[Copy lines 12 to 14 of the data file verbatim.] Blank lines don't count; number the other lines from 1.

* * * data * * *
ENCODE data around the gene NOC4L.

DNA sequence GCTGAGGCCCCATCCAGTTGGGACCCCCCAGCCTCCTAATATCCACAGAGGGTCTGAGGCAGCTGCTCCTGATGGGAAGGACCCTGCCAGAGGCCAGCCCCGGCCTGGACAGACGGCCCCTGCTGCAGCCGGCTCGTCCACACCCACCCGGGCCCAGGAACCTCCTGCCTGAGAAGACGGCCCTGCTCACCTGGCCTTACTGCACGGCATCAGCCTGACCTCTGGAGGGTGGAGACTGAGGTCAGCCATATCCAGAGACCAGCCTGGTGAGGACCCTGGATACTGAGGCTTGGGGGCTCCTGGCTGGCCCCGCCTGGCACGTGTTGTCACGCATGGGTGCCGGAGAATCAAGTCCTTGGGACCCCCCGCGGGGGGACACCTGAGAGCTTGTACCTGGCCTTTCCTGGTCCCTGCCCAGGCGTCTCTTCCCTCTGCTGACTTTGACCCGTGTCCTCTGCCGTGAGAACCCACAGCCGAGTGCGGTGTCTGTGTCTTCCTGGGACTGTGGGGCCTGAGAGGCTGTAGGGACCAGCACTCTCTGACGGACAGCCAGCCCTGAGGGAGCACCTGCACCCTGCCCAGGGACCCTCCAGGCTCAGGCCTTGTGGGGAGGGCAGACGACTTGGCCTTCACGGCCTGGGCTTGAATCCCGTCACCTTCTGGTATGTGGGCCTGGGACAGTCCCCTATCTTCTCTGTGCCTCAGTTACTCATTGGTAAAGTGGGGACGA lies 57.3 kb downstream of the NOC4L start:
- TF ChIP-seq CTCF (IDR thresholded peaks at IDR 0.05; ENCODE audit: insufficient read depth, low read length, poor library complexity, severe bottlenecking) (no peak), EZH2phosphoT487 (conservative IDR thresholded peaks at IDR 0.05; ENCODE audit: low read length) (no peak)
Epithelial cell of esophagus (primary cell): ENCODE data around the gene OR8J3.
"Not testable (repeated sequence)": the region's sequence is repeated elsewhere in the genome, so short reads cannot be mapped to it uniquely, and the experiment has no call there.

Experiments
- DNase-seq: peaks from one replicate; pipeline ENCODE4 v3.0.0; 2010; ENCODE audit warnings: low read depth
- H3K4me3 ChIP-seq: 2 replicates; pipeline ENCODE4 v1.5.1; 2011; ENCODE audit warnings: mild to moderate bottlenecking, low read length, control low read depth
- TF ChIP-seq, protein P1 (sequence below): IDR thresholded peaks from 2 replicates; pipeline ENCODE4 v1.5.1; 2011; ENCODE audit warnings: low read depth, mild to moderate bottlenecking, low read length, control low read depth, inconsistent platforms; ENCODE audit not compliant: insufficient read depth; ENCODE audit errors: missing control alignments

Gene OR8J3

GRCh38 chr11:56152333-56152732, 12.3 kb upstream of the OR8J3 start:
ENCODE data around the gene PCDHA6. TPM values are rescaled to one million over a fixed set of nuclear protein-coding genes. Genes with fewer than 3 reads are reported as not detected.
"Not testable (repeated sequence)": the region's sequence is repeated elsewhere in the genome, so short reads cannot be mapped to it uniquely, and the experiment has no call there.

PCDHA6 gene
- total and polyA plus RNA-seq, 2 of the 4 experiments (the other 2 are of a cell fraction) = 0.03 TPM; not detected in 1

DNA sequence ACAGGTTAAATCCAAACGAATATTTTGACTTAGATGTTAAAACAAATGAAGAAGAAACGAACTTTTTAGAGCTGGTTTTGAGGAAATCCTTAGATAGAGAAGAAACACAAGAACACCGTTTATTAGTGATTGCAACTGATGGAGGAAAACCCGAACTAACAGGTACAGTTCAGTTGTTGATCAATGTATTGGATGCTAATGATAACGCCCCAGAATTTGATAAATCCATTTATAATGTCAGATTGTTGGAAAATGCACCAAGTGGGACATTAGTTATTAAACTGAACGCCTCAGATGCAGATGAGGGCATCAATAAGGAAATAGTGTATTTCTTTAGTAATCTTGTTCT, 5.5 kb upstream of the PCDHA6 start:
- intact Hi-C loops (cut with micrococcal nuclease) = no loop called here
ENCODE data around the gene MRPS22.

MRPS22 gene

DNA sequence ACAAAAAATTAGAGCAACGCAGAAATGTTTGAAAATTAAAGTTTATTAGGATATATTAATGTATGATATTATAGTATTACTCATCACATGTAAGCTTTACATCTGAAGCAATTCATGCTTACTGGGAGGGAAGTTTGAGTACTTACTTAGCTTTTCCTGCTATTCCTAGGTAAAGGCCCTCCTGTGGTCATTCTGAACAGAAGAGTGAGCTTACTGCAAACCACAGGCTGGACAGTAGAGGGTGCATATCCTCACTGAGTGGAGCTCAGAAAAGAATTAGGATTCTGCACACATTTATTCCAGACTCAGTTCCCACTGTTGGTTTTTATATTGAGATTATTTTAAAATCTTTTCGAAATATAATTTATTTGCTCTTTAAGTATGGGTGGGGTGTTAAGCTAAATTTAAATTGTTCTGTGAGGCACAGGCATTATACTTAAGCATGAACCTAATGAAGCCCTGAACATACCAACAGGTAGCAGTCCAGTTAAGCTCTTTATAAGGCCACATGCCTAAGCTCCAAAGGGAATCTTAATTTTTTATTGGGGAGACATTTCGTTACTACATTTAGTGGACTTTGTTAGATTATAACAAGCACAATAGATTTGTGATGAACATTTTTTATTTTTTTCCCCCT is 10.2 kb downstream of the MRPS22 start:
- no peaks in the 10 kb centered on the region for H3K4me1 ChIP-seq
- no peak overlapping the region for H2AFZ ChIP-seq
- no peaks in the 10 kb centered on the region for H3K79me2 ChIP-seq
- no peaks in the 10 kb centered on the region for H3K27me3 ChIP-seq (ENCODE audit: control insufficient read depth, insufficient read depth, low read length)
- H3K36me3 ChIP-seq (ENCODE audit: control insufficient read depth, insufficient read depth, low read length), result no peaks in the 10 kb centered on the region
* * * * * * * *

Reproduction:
ENCODE data around the gene PCDHA6. TPM values are rescaled to one million over a fixed set of nuclear protein-coding genes. Genes with fewer than 3 reads are reported as not detected.
"Not testable (repeated sequence)": the region's sequence is repeated elsewhere in the genome, so short reads cannot be mapped to it uniquely, and the experiment has no call there.

PCDHA6 gene